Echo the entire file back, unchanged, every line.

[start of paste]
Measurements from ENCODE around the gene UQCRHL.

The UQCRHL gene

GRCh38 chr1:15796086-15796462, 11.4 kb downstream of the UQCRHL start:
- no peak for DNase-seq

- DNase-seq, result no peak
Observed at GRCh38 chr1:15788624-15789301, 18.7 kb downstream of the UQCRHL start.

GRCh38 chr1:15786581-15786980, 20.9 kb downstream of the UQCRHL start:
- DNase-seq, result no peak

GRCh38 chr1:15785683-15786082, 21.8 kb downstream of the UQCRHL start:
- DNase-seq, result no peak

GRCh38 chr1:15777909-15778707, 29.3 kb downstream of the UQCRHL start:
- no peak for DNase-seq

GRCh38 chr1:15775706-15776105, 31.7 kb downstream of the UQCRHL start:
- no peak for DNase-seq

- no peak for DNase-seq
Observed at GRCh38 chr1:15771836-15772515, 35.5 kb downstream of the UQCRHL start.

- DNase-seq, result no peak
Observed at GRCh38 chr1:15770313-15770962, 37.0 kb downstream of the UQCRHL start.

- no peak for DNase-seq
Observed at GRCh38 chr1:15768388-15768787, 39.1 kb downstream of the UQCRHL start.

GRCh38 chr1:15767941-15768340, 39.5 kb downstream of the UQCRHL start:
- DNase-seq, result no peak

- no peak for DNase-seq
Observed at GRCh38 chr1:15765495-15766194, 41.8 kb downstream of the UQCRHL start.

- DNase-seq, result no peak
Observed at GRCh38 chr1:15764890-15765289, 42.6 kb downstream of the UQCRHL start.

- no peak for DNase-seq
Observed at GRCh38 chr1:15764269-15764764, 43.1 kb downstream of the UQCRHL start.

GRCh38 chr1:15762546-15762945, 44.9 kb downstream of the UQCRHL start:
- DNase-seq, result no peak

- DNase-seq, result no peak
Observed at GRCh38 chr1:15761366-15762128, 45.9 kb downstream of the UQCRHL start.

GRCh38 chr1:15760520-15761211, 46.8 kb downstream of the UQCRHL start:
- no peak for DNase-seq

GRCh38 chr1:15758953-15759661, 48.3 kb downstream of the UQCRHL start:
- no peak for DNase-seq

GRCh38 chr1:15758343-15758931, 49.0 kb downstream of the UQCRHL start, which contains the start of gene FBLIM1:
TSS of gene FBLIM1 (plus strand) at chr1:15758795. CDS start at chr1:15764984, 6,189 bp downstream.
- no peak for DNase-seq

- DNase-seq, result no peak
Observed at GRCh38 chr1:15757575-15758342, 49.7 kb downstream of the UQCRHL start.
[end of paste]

Measurements from ENCODE around the gene UQCRHL.

The UQCRHL gene

GRCh38 chr1:15796086-15796462, 11.4 kb downstream of the UQCRHL start:
- no peak for DNase-seq

- DNase-seq, result no peak
Observed at GRCh38 chr1:15788624-15789301, 18.7 kb downstream of the UQCRHL start.

GRCh38 chr1:15786581-15786980, 20.9 kb downstream of the UQCRHL start:
- DNase-seq, result no peak

GRCh38 chr1:15785683-15786082, 21.8 kb downstream of the UQCRHL start:
- DNase-seq, result no peak

GRCh38 chr1:15777909-15778707, 29.3 kb downstream of the UQCRHL start:
- no peak for DNase-seq

GRCh38 chr1:15775706-15776105, 31.7 kb downstream of the UQCRHL start:
- no peak for DNase-seq

- no peak for DNase-seq
Observed at GRCh38 chr1:15771836-15772515, 35.5 kb downstream of the UQCRHL start.

- DNase-seq, result no peak
Observed at GRCh38 chr1:15770313-15770962, 37.0 kb downstream of the UQCRHL start.

- no peak for DNase-seq
Observed at GRCh38 chr1:15768388-15768787, 39.1 kb downstream of the UQCRHL start.

GRCh38 chr1:15767941-15768340, 39.5 kb downstream of the UQCRHL start:
- DNase-seq, result no peak

- no peak for DNase-seq
Observed at GRCh38 chr1:15765495-15766194, 41.8 kb downstream of the UQCRHL start.

- DNase-seq, result no peak
Observed at GRCh38 chr1:15764890-15765289, 42.6 kb downstream of the UQCRHL start.

- no peak for DNase-seq
Observed at GRCh38 chr1:15764269-15764764, 43.1 kb downstream of the UQCRHL start.

GRCh38 chr1:15762546-15762945, 44.9 kb downstream of the UQCRHL start:
- DNase-seq, result no peak

- DNase-seq, result no peak
Observed at GRCh38 chr1:15761366-15762128, 45.9 kb downstream of the UQCRHL start.

GRCh38 chr1:15760520-15761211, 46.8 kb downstream of the UQCRHL start:
- no peak for DNase-seq

GRCh38 chr1:15758953-15759661, 48.3 kb downstream of the UQCRHL start:
- no peak for DNase-seq

GRCh38 chr1:15758343-15758931, 49.0 kb downstream of the UQCRHL start, which contains the start of gene FBLIM1:
TSS of gene FBLIM1 (plus strand) at chr1:15758795. CDS start at chr1:15764984, 6,189 bp downstream.
- no peak for DNase-seq

- DNase-seq, result no peak
Observed at GRCh38 chr1:15757575-15758342, 49.7 kb downstream of the UQCRHL start.